- If you’re using a gas powered pressure washer, be sure to add fuel stabilizer to the gas before you fill the fuel tank with gas.
- Protecting your pump during the cold winter months is very important. Make sure that you use a pump preservative to keep the pump free from corrosion and damage from freezing.
Pressure Washer Safety Tips
A pressure washer is a piece of equipment that needs to be handled with care and knowledge. Injuries can happen if users are careless. Be sure to follow these tips when using your new pressure washer.
- Read your pressure washer’s manual. This is of utmost importance and should be the first thing you do when you get your pressure washer…BEFORE you use it the first time. The manual will let you know all you need to know about operating your particular model of pressure washer.
- Do not change the nozzles while the pressure washer is on. You can cause damage to your fingers. Always make sure that your pressure washer is stored in the off position. This prevents any accidental spraying if it gets bumped.
- Never use your pressure washer around electrical lines, outlets and other sources of electricity. The length of the pressure washer’s water spray can result in accidental electrocution if the arc of water connects with any electrical sources. Be very aware of what is around you when you’re pressure washing.
- If you hold the wand to close to the surface you are cleaning you can damage or ruin it so make sure you start off with the nozzle far enough away and move closer until you are the correct and safe distance. In addition to ruining the finish or surface, you can also cause damage to the eyes if water is deflected back into it or dirt or debris flies into the eyes from such a close distance.
- When you first turn on a pressure washer, you may get a heavy duty kickback from the force of the water pouring out. Be sure that you hold the gun with both hands when first depressing the trigger. This is also why it is recommended not to operate pressure washers from a scaffolding or ladder as the sudden jump or jerk can cause the user to lose their balance.
- Frozen water in the pump will expand and that makes any water left in the pump potentially able to freeze in the mechanisms and damaging your pressure washer. You can avoid this by storing the pump on a warm area, releasing the remaining fluid in the pressure washer by using compressed air and by running a 50/50 mixture of antifreeze and water through your pump.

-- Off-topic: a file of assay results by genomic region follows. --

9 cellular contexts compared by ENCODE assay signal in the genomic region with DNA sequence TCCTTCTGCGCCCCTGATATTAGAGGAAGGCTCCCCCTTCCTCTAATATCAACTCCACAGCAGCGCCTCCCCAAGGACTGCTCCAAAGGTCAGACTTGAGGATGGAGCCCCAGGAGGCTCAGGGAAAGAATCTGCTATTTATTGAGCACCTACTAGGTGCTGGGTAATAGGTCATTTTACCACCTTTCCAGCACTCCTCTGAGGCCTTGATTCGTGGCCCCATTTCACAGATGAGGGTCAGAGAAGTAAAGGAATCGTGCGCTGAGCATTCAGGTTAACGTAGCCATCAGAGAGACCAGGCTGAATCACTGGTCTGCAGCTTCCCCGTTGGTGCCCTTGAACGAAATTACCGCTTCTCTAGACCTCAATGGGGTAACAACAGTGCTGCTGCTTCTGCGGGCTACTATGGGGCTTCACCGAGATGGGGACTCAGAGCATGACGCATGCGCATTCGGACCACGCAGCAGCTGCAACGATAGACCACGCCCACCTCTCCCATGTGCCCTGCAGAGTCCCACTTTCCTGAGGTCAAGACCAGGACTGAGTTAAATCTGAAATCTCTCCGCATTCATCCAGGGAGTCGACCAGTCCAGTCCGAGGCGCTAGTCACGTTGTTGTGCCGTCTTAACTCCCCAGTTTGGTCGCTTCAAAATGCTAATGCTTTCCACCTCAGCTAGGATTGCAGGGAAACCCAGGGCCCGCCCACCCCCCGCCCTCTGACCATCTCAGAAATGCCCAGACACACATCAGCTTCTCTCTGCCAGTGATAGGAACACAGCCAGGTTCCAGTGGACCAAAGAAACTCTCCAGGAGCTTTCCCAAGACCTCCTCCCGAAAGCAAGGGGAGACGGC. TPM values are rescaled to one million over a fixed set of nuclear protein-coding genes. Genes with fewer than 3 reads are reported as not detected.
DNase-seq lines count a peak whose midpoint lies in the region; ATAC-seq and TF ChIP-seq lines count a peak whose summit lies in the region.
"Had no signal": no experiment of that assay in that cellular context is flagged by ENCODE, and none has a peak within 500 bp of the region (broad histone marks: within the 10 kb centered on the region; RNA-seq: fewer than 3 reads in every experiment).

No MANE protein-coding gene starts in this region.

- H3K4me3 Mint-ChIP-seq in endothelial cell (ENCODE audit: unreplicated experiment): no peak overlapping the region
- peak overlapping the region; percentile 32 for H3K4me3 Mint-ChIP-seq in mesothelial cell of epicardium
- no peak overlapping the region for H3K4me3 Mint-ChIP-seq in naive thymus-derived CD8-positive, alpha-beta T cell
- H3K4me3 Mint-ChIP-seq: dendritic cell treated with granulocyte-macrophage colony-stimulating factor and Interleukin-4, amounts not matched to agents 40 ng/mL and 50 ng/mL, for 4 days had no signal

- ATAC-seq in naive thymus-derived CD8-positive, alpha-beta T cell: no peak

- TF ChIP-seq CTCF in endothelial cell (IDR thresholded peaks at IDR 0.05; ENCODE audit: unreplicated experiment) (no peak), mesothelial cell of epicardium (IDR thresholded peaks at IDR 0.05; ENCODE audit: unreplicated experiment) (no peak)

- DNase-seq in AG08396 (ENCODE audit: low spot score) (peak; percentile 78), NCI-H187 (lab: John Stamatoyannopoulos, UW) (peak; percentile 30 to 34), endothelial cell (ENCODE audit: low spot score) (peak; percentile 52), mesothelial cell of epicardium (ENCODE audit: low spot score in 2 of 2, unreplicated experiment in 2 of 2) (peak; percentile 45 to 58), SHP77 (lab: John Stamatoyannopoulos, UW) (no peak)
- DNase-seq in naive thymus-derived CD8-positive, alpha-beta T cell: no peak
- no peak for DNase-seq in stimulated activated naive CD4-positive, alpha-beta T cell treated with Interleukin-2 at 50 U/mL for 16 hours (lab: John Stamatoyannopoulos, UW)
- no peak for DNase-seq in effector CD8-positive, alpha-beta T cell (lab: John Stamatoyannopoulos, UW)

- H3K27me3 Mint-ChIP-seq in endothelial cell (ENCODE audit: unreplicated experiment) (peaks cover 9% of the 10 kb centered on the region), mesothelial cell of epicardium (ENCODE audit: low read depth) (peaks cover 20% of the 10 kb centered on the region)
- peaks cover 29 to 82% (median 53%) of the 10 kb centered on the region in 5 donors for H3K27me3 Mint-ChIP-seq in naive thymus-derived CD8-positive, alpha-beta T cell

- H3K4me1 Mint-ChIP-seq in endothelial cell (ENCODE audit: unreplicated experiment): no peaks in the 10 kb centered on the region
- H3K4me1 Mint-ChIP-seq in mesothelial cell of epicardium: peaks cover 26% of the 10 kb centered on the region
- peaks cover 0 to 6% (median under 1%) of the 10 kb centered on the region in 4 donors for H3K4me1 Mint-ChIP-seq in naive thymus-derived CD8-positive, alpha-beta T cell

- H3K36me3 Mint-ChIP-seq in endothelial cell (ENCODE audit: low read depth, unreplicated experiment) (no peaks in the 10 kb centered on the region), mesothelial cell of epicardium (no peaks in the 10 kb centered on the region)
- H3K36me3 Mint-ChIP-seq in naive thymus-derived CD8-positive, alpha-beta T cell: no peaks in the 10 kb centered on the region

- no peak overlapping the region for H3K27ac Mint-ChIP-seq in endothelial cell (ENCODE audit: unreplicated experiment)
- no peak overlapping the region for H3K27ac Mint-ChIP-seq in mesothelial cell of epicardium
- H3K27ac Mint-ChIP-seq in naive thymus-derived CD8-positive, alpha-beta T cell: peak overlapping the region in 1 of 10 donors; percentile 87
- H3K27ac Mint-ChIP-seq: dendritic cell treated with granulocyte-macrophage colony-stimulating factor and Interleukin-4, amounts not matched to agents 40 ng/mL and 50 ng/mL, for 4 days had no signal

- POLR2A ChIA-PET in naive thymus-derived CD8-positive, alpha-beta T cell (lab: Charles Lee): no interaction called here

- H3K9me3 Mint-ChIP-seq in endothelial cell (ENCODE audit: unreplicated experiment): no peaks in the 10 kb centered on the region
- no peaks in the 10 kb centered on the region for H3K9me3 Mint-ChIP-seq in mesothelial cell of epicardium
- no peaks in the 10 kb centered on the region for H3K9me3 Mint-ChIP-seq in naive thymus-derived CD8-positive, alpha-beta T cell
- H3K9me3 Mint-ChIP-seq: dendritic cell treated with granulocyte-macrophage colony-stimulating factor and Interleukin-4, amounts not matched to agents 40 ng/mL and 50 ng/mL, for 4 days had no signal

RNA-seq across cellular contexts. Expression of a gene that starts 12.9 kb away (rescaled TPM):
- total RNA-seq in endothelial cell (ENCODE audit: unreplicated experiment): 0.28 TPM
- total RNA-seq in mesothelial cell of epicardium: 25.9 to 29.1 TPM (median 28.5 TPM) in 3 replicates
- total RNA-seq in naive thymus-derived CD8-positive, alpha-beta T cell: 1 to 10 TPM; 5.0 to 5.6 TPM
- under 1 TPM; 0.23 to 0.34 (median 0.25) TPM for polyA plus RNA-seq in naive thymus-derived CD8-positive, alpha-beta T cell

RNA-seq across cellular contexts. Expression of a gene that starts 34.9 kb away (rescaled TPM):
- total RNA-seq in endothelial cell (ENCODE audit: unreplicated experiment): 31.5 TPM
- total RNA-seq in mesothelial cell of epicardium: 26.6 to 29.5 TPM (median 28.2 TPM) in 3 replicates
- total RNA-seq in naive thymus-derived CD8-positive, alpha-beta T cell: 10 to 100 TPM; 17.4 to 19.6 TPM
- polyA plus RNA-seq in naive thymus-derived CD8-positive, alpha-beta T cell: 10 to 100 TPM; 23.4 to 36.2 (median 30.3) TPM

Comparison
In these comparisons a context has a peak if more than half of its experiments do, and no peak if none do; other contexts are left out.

- Don’t ever use bleach in your pressure washer. This will damage parts inside the gun, hose, wand and pumps. You should only use the chemicals that are approved for pressure washer use for your own safety as well as the longevity of your pressure washer.
- Pressure washers have their own set of safety features that are built in to the individual units. Make sure that all the parts of your pressure washer are in proper working order. The unloaders and thermal relief values always need to be in good working order which will keep the temperature and pressure of the water from being at unsafe levels.
- Pay attention when using a gas powered pressure washer. It should only be operated outside where the fumes can dissipate and it should never be used around any flammable materials. If you notice a gas leak on your pressure washer, don’t touch any electrical switch and shut the pressure washer off at the breaker switch.
- Always wear protective gear when operating your pressure washer. This includes protective face gear and eye wear, and gloves. You should also wear the proper shoes as well. If you’re filling the fuel tank the pressure washer needs to be completely off. If the gun valve is not being used, make sure the safety lock is on.
- Make sure that you use the right nozzle for the job you’re doing. Too much concentrated pressure can damage wood and other surfaces as well.
- When it comes to using a pressure washer, preventing accidents and injuries is the goal. Make sure that your pressure washer is on a stable surface and has adequate drainage. Never leave the unit unattended and it is absolutely never for use around or by children. They don’t realize the force in which water is coming out of the hose and could do serious damage to each other if they “shoot” their friends or siblings with the wand.
In this pressure washer buyer’s guide you’ve learned about the types of pressure washers there are, the parts they have, features they usually come with, the types of pressure washers for specific jobs and many other important things that will all help you be able to sort through the available choices on the market and choose the one that meets your needs.
Pressure washers are a great piece of equipment to have but they take a little bit to get used to and should not be used carelessly. Take the time to understand how to use your pressure washer and take all of the necessary safety precautions when it comes time to use it.
- AR Blue – http://www.arblueclean.com/
- Sun Joe – http://www.snowjoe.com/pressure-washers
- Campbell Hausfeld – http://www.chpower.com/category/pressure-washers_165